Are you tired of painstakingly annotating nuclei in microscopy images for neural network training? Join the club! But here’s the good news – we can generate our own training data without the need of human annotators at all. The core idea behind this approach is, that the shape of nuclei can be easily approximated with a mathematical model. Böhland et al. showed that carefully parameterised ellipses are a good enough model for the shape of nuclei. Hence, an arbitrary label image (mask) of nuclei can be generated even without the use of neural networks by randomly placing ellipses within an empty image. Now the difficulty is, to generate a nuclei microscopy image for a given mask. One possibility to achieve this, is to use the mask as a condition in a generative model such as the conditional GAN (cGAN) by Isola et al. . But since these models are trained on pairs of condition images (here synthetic masks) and target domain images (here nuclei microscopy images) this would still require human annotation in the pipeline. A popular choice for unpaired image-to-image translation is the CycleGAN  architecture, which works its magic using two generators and two discriminators. The cycle-consistency loss ensures that the generators retain image content and only change the domain (e.g., from mask to nuclei). But, as it turns out, this constraint doesn’t always guarantee content similarity between the input and the generated image in the other domain. Here’s where it gets interesting. Generators can be sneaky. To minimize the cycle-consistency loss, they can hide a compressed version of the input in the generated image as a high-frequency low-amplitude signal. It’s like embedding a secret message in an innocent-looking image. This phenomenon has been aptly named „CycleGAN steganography“. The problem with this hidden signal is that it can create a mismatch between the source image and the generated image.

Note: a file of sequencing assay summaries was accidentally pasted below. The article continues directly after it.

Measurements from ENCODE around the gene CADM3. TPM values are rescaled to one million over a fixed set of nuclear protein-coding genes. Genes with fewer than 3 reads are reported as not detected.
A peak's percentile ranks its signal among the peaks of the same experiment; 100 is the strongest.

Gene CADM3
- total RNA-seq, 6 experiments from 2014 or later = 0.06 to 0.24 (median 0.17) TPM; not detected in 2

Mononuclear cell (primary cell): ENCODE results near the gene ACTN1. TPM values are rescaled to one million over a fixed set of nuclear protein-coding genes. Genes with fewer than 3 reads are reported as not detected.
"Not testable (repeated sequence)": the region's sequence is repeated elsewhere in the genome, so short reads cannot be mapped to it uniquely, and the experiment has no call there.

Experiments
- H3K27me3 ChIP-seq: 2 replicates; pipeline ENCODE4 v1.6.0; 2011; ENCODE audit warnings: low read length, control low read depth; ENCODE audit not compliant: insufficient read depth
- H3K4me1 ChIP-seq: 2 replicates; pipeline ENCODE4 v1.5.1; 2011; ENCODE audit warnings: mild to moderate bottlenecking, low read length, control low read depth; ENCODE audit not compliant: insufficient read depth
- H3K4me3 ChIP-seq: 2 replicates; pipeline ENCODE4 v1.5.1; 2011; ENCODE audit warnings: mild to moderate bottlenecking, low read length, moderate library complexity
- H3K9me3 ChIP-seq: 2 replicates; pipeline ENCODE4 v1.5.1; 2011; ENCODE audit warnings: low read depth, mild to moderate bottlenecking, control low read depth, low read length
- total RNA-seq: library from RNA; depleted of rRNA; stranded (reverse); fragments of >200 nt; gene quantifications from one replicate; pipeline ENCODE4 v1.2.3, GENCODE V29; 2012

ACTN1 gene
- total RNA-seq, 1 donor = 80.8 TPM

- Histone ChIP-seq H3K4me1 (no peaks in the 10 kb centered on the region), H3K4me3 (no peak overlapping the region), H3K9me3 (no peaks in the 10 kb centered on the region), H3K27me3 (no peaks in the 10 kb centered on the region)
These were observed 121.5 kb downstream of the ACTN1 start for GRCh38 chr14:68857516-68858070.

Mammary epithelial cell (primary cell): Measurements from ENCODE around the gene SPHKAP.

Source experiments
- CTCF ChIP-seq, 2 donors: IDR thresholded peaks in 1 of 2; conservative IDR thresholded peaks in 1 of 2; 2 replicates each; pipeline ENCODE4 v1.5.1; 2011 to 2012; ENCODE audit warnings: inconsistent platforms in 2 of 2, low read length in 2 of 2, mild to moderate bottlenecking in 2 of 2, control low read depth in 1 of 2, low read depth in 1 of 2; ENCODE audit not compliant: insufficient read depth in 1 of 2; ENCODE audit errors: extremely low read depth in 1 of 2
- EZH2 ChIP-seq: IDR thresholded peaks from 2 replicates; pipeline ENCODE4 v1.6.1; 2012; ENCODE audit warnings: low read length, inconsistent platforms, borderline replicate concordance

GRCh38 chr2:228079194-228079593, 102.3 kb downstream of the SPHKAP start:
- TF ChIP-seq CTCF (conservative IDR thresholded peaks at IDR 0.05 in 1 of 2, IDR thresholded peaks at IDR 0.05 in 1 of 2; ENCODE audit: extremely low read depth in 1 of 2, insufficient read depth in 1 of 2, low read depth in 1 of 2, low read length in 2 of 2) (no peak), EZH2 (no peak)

In the world of synthetic dataset generation, this can lead to label noise. Now one might wonder, why the dicriminator is not easily picking up on that signal. One reason for this might be, that the discriminator only has to classify image patches into real and fake. Missing instances of nuclei hardly influence this decision.
To remove the steganography signal from the generated images, Jonas Utz from our deepmicroscopy group proposed in his latest research to apply a low-pass filter based on the discrete cosine transform (DCT). By applying the DCT the image can be processed in frequency space, where the high-frequency steganography signal is removed by setting coefficients associated with high frequencies to zero.
The outcome? Although some content misalignment persisted between the input mask and the generated nuclei images, the cycled mask now matched the content of the generated image. This allowed them to use the generated images with their cycled masks for training segmentation networks, resulting in significantly improved alignment and average precision.
 Isola, Phillip, et al. Image-to-image translation with conditional adversarial networks. In: Proceedings of the IEEE conference on computer vision and pattern recognition. 2017. S. 1125-1134
 Zhu, Jun-Yan, et al. Unpaired image-to-image translation using cycle-consistent adversarial networks. In: Proceedings of the IEEE international conference on computer vision. 2017. S. 2223-2232.
 Chu, Casey; Zhmoginov, Andrey; Sandler, Mark. Cyclegan, a master of steganography. arXiv preprint arXiv:1712.02950, 2017.